The haulage sector has also been left vulnerable as the pandemic disrupted new driver training. During the first year of the crisis, the DVLA suspended many vocational driving tests, resulting in a loss of 30,000 test slots.  Logistics UK and the British Retail Consortium have recently called on the government to expand testing capacity to help clear the backlog, although the Road Haulage Association has said they expect it will take 18 months to address and have also called for the government to provide more support for firms to offer apprenticeships to new drivers.  To help alleviate pressure on the sector, the government has temporarily extended the limit on how long drivers may be at the wheel and plans to shorten the process to qualify as a lorry driver. 
Over summer, many firms also across the economy faced disruption caused by the ‘pingdemic’ as staff were required to self-isolate under covid rules. At its peak in July, just over 700,000 people in England and Wales had been instructed to self-isolate.  Supermarket Iceland reported that more than 3% of its workforce was self-isolating in July, leading the firm to reduce store hours and close some shops. 
Structural issues with the economy
While Covid and Brexit have both contributed to supply chain issues, they have also exposed long-standing structural labour problems in some sectors.
According to the Road Haulage Association, there was a shortage of 60,000 HGV drivers even before the pandemic (although this number has been challenged).  The average age of an HGV driver is 55, with just 1% under the age of 25. Many drivers are beginning to reach retirement age, with insufficient numbers entering the sector to replace those leaving. Historically low wages are part of the problem. The Financial Times has reported that in 2010 the average lorry driver in the UK earned 51% more per hour than the average supermarket cashier, but this premium had fallen to 27% by 2020.  Recent changes to IR35 tax rules have also closed a loophole that allowed some – typically agency – drivers to pay less tax by working ‘off payroll’, partly offsetting the impact of lower wages. Working conditions can also be poor, with drivers expected to complete long shifts, work unsociable hours and spend long periods away from home.  The shortage of drivers is not just an issue in the UK, problems have also been reported in the EU and USA.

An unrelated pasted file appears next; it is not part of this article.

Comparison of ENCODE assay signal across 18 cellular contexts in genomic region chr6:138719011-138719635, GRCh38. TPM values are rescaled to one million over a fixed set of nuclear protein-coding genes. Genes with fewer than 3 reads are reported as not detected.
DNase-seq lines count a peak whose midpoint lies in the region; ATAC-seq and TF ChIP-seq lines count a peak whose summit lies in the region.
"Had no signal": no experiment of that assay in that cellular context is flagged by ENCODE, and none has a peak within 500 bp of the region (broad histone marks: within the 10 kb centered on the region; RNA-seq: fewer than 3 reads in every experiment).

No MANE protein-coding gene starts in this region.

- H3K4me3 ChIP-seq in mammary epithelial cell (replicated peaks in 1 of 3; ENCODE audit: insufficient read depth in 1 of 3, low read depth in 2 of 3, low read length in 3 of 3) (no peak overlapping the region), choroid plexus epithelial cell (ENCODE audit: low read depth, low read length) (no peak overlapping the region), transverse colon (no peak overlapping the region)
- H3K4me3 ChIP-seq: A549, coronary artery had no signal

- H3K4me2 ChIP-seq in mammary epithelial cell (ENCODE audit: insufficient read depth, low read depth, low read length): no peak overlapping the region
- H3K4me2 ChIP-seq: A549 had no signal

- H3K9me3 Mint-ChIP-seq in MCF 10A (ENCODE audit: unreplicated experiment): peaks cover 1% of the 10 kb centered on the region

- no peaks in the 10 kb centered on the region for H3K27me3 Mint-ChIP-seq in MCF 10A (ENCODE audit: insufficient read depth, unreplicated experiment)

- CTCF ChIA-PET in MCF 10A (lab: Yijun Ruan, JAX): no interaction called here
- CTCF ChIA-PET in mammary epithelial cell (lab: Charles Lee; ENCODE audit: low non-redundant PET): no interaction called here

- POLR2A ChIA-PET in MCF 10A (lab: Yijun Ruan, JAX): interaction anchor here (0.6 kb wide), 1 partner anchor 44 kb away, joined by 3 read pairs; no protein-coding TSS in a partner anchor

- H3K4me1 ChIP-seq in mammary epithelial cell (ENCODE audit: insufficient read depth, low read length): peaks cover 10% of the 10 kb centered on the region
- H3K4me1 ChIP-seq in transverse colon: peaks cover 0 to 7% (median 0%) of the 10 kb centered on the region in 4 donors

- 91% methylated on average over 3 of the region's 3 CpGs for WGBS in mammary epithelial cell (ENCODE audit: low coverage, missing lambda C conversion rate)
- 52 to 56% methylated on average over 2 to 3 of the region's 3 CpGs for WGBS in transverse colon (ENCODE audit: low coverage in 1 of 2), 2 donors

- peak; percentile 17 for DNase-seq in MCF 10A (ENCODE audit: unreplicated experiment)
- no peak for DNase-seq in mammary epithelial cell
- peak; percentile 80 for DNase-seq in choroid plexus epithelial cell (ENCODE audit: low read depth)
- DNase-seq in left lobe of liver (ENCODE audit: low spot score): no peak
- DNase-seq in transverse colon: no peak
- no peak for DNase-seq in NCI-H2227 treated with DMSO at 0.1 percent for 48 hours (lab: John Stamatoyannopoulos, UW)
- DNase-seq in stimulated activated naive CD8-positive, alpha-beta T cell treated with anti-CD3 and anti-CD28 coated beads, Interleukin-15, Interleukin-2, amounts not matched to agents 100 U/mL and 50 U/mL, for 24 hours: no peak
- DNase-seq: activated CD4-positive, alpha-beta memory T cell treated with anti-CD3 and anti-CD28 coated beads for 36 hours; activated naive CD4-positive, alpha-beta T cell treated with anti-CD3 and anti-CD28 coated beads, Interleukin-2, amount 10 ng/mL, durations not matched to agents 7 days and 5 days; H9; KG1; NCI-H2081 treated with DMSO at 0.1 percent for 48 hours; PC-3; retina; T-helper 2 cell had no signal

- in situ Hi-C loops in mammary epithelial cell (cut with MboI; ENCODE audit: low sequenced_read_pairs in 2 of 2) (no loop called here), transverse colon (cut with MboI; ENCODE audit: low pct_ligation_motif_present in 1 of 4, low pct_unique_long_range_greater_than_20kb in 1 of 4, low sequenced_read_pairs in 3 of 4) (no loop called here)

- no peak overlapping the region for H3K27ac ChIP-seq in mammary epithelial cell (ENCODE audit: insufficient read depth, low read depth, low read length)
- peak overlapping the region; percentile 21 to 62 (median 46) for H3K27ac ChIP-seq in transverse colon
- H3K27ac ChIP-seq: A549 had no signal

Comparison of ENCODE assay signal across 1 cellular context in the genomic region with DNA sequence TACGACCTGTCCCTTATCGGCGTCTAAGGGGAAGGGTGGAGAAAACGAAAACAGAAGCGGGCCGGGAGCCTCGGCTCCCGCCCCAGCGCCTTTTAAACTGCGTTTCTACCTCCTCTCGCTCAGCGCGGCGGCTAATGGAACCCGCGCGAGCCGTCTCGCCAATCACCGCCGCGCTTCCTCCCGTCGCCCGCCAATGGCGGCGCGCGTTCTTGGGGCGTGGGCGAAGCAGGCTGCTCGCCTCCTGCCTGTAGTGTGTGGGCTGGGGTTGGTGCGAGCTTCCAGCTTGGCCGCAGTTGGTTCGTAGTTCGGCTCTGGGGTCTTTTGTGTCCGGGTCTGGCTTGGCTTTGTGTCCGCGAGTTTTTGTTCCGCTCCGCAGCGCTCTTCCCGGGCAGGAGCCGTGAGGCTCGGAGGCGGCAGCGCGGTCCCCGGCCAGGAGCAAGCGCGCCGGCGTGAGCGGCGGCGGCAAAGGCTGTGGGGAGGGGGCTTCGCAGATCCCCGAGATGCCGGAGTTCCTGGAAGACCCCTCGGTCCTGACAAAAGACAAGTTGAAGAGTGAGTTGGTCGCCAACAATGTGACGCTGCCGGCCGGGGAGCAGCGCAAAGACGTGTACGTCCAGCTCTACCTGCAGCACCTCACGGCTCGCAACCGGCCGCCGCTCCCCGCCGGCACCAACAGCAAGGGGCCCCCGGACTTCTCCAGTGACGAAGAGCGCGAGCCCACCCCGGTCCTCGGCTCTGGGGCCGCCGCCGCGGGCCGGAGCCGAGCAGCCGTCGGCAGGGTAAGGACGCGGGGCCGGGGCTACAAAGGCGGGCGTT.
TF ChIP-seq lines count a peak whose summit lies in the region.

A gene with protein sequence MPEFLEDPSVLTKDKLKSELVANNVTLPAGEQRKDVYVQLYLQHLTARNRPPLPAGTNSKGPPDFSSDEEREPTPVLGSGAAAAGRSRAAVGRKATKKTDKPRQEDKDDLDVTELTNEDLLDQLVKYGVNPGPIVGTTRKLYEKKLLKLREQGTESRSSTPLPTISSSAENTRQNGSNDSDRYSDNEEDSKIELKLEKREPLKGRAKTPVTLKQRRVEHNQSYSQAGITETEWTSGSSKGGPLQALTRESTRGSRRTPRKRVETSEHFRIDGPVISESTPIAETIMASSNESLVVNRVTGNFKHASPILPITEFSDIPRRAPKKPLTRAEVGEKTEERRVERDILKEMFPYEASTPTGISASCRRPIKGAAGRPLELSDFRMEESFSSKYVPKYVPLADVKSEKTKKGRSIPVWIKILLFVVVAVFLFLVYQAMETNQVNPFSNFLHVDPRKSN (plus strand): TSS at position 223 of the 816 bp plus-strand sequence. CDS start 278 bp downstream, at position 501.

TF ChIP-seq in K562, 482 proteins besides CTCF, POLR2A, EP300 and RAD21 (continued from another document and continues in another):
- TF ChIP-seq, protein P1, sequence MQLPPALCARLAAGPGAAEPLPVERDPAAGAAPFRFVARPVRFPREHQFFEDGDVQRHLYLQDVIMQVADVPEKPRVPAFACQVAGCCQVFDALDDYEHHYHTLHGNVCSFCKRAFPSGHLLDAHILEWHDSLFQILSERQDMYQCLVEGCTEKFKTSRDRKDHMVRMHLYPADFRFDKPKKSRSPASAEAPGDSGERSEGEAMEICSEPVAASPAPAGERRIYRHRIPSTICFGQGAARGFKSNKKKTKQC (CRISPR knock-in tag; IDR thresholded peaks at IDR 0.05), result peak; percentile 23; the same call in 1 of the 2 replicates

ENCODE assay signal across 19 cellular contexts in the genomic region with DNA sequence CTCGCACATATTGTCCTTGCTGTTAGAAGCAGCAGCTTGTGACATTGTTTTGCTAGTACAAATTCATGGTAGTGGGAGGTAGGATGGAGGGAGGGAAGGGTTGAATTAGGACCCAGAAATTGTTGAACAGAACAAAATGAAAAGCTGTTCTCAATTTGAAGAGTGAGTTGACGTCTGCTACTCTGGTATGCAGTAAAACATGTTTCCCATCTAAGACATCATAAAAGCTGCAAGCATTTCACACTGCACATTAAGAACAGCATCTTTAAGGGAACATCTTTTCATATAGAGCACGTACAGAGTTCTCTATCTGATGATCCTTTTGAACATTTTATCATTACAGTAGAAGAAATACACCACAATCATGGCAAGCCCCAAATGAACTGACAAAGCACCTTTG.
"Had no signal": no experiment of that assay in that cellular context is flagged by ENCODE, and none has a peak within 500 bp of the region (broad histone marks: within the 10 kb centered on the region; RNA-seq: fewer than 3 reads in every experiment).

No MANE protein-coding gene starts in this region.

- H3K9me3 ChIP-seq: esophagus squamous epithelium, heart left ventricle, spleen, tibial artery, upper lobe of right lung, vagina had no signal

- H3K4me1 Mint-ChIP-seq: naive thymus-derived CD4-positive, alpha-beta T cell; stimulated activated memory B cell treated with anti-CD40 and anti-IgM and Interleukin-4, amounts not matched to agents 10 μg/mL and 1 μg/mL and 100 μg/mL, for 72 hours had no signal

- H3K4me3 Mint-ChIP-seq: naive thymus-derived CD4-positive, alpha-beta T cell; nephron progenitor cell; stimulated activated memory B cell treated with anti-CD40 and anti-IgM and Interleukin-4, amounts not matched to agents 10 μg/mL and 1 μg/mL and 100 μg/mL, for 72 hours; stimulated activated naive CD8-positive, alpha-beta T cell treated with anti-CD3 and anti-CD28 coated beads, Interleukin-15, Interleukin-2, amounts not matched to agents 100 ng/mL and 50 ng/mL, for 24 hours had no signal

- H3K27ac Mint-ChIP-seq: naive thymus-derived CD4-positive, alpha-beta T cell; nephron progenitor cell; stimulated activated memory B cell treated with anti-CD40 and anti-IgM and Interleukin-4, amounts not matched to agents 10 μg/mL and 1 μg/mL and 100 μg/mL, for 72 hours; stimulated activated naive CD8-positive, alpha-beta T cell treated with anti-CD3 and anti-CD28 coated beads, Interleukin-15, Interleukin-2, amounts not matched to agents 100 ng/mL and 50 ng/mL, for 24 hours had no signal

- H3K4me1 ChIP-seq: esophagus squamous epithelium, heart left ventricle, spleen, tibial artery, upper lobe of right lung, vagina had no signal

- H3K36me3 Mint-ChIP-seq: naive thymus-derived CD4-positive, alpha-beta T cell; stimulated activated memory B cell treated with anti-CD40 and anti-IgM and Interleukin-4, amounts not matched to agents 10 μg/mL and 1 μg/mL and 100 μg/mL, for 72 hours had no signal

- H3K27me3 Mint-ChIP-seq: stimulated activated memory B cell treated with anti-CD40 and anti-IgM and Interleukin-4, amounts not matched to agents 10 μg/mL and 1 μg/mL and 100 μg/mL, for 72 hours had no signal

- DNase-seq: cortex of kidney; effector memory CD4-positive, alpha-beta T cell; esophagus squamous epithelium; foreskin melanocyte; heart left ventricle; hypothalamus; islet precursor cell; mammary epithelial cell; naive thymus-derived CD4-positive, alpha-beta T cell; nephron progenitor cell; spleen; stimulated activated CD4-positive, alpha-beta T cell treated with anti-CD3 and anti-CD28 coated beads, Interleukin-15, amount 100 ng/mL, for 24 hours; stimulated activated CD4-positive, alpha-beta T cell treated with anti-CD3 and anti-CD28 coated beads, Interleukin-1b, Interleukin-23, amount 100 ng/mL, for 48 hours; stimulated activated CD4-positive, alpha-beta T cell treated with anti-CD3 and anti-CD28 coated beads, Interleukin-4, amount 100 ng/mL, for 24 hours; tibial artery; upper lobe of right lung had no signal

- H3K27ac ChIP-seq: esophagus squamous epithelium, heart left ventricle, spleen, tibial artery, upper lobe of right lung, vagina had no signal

Long term shortages have also posed a problem in other sectors, such as the meat industry. 
Brexit paperwork and bureaucracy
The kind of Brexit the government pursued means the UK is no longer in the EU single market or customs union. This means that goods traded between Great Britain and the EU (and between Great Britain and Northern Ireland) now face extensive customs and regulatory checks, adding additional cost and complexity to cross-border trade.
Trade data published by the Office for National Statistics and surveys from business groups show that trade with the EU has fallen since the end of the Brexit transition period, with the food and drink sector particularly badly affected.  Small firms have been disproportionately hit, with some choosing to not trade with the EU at all.
The additional costs, complexity and risk of delay associated with new checks may make the UK a less attractive destination for EU drivers and haulage firms, especially given many drivers are paid based on the distance travelled and do not want to take the risk of being caught in border delays. 
Disruption to global supply chains